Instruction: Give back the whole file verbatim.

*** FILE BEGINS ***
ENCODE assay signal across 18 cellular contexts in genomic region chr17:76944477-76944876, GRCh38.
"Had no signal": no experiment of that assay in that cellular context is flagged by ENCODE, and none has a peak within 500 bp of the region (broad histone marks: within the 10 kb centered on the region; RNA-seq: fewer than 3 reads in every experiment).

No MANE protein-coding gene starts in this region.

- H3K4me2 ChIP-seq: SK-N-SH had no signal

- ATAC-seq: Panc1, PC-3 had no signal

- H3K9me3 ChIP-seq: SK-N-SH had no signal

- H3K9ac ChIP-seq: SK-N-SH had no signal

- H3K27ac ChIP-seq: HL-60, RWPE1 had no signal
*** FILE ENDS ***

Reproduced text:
ENCODE assay signal across 18 cellular contexts in genomic region chr17:76944477-76944876, GRCh38.
"Had no signal": no experiment of that assay in that cellular context is flagged by ENCODE, and none has a peak within 500 bp of the region (broad histone marks: within the 10 kb centered on the region; RNA-seq: fewer than 3 reads in every experiment).

No MANE protein-coding gene starts in this region.

- H3K4me2 ChIP-seq: SK-N-SH had no signal

- ATAC-seq: Panc1, PC-3 had no signal

- H3K9me3 ChIP-seq: SK-N-SH had no signal

- H3K9ac ChIP-seq: SK-N-SH had no signal

- H3K27ac ChIP-seq: HL-60, RWPE1 had no signal